While Georgians are concerned about education funding, many say schools must learn to operate within the budget available to them, according to a new poll.
About two-thirds of the respondents support barring illegal immigrants from attending Georgia’s colleges, according to the poll conducted for The Telegraph, The Atlanta Journal-Constitution and other members of the Georgia Newspaper Partnership. The results also showed strong opposition to new taxes as leaders work to reform the tax code, according to the poll of 625 registered voters by Mason-Dixon Polling & Research Inc.
The poll asked what voters would most support to address education funding, noting that Georgia cut more than $400 million from public schools this year because of the recession. The cuts led many school leaders to lay off teachers, eliminate academic programs and increase class sizes.
Statewide, 43 percent of the respondents support changing the education system so it can operate within the available budget. But 25 percent supported additional cuts to other services to provide more money for education, and 19 percent would pay higher taxes or fees to restore school funding.
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Winston Taylor, an Atlanta father of three, said the issue isn’t whether schools have enough money but how they spend it.
“Our schools do have enough money, but they’re not leveraging it right,” Taylor said. “They spend too much on administrators and not enough on what really helps my kids do better in school.”
Gwinnett County parent Laurine Eidson has watched her daughter’s classes at Grayson High School get bigger because of budget cuts, but she’s unsure how to address school funding.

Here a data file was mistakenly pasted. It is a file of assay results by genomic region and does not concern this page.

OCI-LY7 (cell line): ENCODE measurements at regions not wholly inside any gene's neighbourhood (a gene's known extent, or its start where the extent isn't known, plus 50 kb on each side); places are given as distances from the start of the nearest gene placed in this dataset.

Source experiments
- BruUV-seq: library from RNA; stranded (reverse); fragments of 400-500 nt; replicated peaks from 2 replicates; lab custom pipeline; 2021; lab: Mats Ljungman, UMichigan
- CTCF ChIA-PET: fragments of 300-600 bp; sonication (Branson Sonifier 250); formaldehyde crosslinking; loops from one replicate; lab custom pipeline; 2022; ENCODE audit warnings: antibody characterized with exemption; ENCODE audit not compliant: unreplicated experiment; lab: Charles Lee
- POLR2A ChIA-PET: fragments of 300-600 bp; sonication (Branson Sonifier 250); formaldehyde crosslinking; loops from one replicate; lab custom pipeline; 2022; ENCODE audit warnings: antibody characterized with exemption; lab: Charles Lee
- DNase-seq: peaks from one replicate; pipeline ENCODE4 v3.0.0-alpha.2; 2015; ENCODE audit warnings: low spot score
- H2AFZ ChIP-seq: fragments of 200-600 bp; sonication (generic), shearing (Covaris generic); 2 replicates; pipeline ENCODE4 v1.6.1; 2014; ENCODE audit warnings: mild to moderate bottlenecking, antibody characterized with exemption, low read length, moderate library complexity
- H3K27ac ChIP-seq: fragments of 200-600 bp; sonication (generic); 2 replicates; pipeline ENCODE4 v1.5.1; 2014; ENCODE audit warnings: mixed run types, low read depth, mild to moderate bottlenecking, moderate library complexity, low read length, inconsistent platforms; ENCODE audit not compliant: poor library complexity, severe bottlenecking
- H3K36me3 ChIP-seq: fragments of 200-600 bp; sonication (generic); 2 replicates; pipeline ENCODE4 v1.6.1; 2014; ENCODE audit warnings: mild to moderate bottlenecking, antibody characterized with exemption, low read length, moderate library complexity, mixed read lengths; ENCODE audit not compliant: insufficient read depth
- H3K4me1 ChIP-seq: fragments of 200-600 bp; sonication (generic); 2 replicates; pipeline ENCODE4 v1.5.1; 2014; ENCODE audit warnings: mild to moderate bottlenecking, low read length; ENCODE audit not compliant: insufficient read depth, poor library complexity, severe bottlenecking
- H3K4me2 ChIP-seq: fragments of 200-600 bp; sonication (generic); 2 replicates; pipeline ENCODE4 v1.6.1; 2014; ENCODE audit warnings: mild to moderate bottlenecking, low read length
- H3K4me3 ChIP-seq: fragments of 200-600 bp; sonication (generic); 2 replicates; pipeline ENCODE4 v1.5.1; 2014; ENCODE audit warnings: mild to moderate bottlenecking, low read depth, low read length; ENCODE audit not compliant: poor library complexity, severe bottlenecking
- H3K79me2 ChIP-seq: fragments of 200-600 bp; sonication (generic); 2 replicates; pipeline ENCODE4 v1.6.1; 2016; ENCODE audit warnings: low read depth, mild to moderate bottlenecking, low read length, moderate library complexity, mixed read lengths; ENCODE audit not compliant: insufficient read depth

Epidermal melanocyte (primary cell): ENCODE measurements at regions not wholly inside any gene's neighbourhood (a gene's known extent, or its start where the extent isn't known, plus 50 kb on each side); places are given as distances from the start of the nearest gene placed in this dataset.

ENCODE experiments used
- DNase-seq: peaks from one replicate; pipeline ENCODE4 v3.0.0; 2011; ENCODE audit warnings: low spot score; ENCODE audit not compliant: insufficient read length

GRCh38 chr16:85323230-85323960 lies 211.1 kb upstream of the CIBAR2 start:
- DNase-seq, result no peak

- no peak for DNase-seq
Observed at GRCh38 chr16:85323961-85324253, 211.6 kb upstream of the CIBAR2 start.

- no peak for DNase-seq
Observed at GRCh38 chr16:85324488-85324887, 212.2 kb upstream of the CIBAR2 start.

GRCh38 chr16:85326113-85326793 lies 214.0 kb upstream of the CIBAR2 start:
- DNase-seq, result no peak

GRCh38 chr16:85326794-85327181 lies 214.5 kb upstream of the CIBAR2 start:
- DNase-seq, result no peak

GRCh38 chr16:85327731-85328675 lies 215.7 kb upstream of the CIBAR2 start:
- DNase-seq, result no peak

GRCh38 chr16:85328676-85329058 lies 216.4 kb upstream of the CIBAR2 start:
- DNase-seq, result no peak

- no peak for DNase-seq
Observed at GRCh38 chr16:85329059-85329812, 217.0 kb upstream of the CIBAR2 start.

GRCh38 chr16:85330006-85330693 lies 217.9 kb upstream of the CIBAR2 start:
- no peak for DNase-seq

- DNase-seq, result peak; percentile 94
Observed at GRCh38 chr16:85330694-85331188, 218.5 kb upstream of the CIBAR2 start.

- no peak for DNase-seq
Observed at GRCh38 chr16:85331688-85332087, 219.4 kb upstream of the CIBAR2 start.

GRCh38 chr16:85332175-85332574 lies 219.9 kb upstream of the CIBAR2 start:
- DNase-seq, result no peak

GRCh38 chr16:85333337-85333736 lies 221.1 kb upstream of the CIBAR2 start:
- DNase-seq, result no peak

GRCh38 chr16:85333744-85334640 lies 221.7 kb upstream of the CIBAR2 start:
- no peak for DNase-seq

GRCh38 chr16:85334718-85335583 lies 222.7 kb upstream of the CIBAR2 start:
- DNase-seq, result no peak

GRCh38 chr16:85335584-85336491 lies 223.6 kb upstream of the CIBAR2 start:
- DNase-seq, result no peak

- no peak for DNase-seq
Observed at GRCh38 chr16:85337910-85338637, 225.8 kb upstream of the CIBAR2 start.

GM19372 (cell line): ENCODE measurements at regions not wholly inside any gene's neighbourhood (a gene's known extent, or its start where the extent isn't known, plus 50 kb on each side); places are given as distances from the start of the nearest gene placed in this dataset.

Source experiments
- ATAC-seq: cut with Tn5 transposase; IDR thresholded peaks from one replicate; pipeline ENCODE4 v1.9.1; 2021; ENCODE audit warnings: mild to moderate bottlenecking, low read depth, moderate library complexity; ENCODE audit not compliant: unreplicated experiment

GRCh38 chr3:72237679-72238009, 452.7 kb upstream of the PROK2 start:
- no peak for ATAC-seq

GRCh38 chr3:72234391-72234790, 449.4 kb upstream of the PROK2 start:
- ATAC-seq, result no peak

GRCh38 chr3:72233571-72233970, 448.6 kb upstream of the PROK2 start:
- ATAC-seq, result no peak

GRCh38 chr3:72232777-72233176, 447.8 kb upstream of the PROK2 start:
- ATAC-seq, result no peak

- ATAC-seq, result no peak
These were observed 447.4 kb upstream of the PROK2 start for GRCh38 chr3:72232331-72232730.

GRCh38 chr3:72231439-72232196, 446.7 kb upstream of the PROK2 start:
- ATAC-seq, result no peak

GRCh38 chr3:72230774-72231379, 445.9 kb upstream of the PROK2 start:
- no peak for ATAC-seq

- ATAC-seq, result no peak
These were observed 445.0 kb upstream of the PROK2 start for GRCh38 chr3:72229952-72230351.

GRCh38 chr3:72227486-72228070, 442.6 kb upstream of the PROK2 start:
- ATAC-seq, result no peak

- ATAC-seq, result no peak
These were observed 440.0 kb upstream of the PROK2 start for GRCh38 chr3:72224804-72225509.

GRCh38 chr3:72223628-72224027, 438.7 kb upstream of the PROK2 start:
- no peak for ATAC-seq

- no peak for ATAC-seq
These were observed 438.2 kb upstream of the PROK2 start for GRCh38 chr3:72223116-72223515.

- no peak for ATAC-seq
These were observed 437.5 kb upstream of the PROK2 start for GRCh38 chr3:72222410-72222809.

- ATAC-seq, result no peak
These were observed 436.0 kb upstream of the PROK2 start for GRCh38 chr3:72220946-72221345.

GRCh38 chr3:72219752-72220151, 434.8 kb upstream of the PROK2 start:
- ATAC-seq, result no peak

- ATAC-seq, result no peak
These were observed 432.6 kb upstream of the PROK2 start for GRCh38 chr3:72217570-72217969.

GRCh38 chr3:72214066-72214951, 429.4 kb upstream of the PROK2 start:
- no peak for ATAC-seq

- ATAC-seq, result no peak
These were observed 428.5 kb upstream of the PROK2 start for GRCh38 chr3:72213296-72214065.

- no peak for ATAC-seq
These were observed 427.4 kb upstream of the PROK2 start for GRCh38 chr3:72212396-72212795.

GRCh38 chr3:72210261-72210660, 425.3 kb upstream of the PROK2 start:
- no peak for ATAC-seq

“We probably need to do a combination of all three things, but I don’t think there’s a lot of extra money in other programs that can go to education,” Eidson said. “The people that have money probably need to pay more, but I don’t know how you would go about getting support for that. It’s a problem, but I really don’t know what the answer is.”
Tim Callahan, a spokesman for the Professional Association of Georgia Educators, said it was encouraging that some supported making education funding a greater priority.
He questioned whether people understand all the cuts schools have absorbed in recent years. Education funding began dropping before the recession as Gov. Sonny Perdue and lawmakers implemented a series of reductions in what systems would have received based on enrollment. These austerity cuts have totaled more than $3 billion since 2003.
“If education had been fully funded before we experienced the latest cuts, we would have been able to live within our means,” Callahan said. “We keep trying to do education on the cheap, and it will hurt us in the long run.”
Voters showed greater consensus when asked whether they would support a law that would require proof of legal residency to attend a Georgia college. Statewide, 67 percent supported such a law while 22 percent were opposed and 11 percent were undecided.
“Illegal immigrants don’t belong in our public colleges,” said David Bachman, a student at Middle Georgia College. “They’re criminals and they’re not entitled to an education that is supported by our tax dollars. It’s hard to get into college. Those spots should only go to people who are here legally.”
The poll also asked several questions about tax reform. A statewide panel is considering changes to Georgia’s tax code, looking at issues such as exemptions, incentives and tax structure. The group will make recommendations to the General Assembly in January.
When asked about replacing the state income tax with a higher sales tax, people were nearly evenly split with 44 percent supporting the idea and 45 percent opposed to it. A much larger gap arose over a question about eliminating the sales tax and replacing it with other taxes, with 71 percent opposing the suggestion. In response to another question, 54 percent said they would oppose restoring a sales tax on groceries and other exempt areas in exchange for reducing the income tax.
Kelly McCutchen, president of the Georgia Public Policy Foundation, said the results weren’t a surprise, adding it’s much easier to reduce taxes than to shift them.
“People are nervous about change,” McCutchen said. “I think people will need to hear more details about what might happen. People are afraid that any shift in the tax code will be a tax increase.”